Jacob suggested I try a fell race next, I scoffed at him, a 5km parkrun is one thing, a fell race is a whole other kettle of fish. He convinced me to enter Sale fell race, it’s short and easy he said. I entered it but it was only after I had completed my 5th recce of the route I was confident I would know where I was going. Fell race done. What next? New years resolution time came around and I don’t write resolutions but I do write a list of yearly goals. I thought I wonder if I could ever run a marathon, that would be cool to say you’d done it right? Just once? But that isn’t me, I’m not a runner right? Am I? I decided I would try. I entered kielder marathon, it wasn’t until November, so I had plenty of time to train or change my mind perhaps. I tried my best to clock up the miles each week, but work constraints made it difficult to run consistently. I was struggling to stay motivated too. I needed someone to tell me what to do really, I had no idea how to train for a marathon. I decided I’d pay for some coaching, I needed to be told what to do and when and figured I’d be more motivated if I was doing it because I was paying for it too! I enlisted the help of Mags from Play in the Wild. She was nothing short of an angel. She pushed me hard and also supported me to relax a bit when I couldn’t manage to fit everything in sometimes. The training was well underway by February, I was starting to feel like running a marathon truly was an achieveable goal. Something I’d never have dreamed of even a year beforehand. I mentioned to Jacob in passing that maybe one day, next year, possibly in the future, definitely not now, but maybe one day I’d like to do an ultramarathon just to see if I could. Did you spot the many many maybes there? He said sure why don’t you ask our good friends Keswick AC’s very own Tom and Nicky Sutton of Freedom racing – I’m sure that they’d love it if you entered one of theit ultras! I said yep definitely I’ll speak to them about it for next year, maybe. March 1st 2022, my birthday. I received a surprise email. It’s from SI entries. It reads ‘Happy birthday RMK, time to do an ULTRAMARATHON (to be said in your best American accent!) 50k of Beauty trails are coming your way! Boom!’ along with the confirmation of my entry to the Salomon serpent trail 50km. ‘Jacob Tonkin!!! What the f*** have you done?!’ He laughed and said ‘you’ll be fine’. I was nervous but also excited. I quickly messaged Mags to see how we could adapt the training to suit, and asked if I could do it? How many people run an ultra BEFORE they’ve run a marathon? She put my mind at ease and assured me it’s more than you think, besides is just a really long eating contest!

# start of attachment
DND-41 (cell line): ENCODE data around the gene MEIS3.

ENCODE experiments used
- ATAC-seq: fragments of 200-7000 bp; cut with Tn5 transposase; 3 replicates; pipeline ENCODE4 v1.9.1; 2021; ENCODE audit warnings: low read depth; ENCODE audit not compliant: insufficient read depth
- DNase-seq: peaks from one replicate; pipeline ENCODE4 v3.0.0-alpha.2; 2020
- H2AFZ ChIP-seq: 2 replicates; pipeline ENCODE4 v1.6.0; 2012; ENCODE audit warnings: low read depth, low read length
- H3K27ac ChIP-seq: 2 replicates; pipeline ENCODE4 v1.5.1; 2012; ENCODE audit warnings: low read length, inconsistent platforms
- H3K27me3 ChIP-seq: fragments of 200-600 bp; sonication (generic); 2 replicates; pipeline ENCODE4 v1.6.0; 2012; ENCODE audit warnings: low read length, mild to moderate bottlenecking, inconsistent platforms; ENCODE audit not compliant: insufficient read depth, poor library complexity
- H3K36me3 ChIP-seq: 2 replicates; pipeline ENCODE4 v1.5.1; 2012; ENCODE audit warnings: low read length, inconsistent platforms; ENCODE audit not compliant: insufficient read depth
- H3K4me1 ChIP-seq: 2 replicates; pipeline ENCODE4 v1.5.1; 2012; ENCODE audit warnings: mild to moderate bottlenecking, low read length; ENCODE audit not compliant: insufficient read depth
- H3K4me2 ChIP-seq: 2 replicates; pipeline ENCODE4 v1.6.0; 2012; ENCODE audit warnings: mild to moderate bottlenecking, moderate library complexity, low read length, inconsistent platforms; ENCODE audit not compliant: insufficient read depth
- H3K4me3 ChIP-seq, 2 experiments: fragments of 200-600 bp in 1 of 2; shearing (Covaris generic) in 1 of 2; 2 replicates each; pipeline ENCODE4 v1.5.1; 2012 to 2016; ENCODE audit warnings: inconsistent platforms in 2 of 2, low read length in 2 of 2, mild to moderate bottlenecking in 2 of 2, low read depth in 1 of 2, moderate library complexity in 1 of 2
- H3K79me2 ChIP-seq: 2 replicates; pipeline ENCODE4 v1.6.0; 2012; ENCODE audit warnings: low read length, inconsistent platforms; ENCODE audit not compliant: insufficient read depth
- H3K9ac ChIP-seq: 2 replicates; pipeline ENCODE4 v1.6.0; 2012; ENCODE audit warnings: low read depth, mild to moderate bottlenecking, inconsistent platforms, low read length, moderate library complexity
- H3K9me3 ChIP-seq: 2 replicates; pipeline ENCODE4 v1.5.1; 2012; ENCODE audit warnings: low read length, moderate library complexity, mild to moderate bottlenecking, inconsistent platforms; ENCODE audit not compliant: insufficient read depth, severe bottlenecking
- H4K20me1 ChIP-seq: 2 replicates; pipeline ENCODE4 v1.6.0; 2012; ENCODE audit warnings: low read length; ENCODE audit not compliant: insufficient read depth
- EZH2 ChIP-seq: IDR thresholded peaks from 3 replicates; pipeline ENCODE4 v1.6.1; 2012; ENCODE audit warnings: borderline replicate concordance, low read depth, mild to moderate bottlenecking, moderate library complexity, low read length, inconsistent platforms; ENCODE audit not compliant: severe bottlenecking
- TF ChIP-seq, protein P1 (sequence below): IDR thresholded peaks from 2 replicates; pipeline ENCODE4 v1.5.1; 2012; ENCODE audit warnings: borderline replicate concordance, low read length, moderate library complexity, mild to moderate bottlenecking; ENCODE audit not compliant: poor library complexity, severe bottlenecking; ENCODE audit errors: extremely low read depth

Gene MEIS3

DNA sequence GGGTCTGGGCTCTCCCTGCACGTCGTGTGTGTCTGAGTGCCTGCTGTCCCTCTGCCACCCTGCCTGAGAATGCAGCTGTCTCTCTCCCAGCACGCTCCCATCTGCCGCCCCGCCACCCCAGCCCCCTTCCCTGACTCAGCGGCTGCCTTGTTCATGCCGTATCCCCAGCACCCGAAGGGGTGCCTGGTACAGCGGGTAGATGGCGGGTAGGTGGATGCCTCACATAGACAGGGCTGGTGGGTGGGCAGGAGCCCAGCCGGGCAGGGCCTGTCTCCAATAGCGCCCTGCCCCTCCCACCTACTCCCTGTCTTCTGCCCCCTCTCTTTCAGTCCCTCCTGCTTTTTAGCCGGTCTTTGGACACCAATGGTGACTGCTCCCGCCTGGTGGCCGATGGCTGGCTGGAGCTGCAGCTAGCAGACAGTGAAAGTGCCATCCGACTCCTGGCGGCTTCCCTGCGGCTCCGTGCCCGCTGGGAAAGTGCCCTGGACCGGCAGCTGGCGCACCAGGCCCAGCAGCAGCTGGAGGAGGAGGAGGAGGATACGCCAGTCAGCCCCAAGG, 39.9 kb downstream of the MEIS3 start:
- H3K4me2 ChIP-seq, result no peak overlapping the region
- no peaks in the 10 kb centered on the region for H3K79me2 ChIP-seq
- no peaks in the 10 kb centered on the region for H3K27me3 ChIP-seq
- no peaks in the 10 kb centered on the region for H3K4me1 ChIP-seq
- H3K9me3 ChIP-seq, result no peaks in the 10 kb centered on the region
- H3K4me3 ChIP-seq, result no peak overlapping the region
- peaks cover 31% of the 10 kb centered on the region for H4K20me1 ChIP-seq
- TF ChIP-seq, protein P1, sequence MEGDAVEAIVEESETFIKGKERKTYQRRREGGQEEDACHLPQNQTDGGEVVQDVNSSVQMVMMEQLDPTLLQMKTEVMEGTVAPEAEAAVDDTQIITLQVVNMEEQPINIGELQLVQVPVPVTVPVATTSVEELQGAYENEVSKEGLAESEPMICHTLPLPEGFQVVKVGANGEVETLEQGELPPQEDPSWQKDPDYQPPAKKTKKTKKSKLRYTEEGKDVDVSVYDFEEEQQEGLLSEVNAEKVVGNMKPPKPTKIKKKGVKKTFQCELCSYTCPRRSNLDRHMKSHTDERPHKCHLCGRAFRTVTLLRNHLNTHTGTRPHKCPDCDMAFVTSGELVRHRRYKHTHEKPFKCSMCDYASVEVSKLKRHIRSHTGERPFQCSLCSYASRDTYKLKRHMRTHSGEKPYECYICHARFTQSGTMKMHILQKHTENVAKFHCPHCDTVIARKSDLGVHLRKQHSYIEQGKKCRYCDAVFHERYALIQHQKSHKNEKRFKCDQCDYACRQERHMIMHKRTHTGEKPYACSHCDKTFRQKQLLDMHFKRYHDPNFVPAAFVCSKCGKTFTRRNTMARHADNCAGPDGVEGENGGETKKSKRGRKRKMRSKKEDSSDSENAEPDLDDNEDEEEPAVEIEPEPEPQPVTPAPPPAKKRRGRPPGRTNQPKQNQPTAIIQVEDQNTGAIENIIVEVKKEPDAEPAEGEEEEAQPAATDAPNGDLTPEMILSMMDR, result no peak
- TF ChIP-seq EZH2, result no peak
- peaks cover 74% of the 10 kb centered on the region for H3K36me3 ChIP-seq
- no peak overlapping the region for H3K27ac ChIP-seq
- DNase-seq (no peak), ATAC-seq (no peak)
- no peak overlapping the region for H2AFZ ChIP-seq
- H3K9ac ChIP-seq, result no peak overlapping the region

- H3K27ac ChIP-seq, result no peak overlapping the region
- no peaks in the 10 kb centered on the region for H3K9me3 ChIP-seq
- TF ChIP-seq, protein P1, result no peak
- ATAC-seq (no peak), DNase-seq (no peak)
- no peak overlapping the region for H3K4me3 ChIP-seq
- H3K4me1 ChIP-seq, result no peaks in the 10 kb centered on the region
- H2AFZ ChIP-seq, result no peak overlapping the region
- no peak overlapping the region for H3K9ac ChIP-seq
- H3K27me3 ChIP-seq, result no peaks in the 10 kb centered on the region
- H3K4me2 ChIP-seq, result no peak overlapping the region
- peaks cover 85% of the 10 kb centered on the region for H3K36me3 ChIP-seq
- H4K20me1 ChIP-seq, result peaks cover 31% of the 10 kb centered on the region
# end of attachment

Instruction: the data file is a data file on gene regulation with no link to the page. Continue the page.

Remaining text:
The next few months I went through the usual bumps in the road that come with training for a big event, none bigger or more damaging than my own self doubt. The eve of the ultra came far too quickly, I felt prepared and safe in the knowledge that I could walk it if all else failed. An extremely long journey to Hampshire and a night on a sleeping mat in the van probably weren’t the best set up for a long race but I didn’t mind, I felt the sense of adventure and tried to enjoy it. Morning came, I had a leisurely start as I was in the 10am wave of runners. It was a beautiful sunny day and I enjoyed some tea and toast before hopping on the coach to the start line. Jacob was already there helping out and made sure to tell me that I didn’t have much far to go after approximately 3 minutes after setting off. I loved the first 8 miles, I felt strong and fast. The hills were nothing compared to lakes hills, I wondered how long I’d feel this good! Not that long apparently. Ultras are a cruel mistress. Mile 15 came and it went west. Everything hurt, there were miles of sandy paths to run on which felt like I was trying to run through glue. I staggered on to mile 21 knowing that when I got there, there was only 10 miles left. It felt like a good milestone. I perked up. I stuffed a jam sandwich in my mouth and put in my earphones. This day called for nothing else but heavy metal. I am a goth after all. I wondered why I hadn’t done this sooner, I suddenly felt great. I overtook at least 15 runners in the last 10km as they had quite rightly settled down to a walk. I pushed on. It hurt regardless of walking or running so I thought I may as well run! The last 2 miles were hard, I tried to stay ahead of those I had overtaken but sensibly powerwalked some stretches of road towards the end. I longed to have a strong finish. The forest cleared and I could hear the cowbells. I pushed as fast as I could, it felt like a sprint, it probably was a fast walk at best. I dibbed in and crossed the line in 7hours 7mins. I didn’t have a goal time, I’d just wanted to finish. Jacob gave me a huge hug, which must have squeezed out every tear I had because I blubbed like a baby. Photo evidence included for your enjoyment.
I sat down to feast on some nachos, photo evidence also included sadly, and soak up my achievement. A year ago I wasn’t running at all. Somehow in 10 months I’d gone from 0 miles a week to an ultramarathon. I’m not quite sure how it happened really. I’ve been resting since Saturday, and may have to make an earlier return to running than planned due to my apparent requirement to run 100m in the staff relay at sports day on Thursday. It’s probably going to be the slowest sprint on record. Don’t worry I’ll make sure they all know why. Looking ahead, I’ve thought about what to do next. The Windermere lap? The Lakeland 50? I don’t know why I’m looking because I’m not a runner.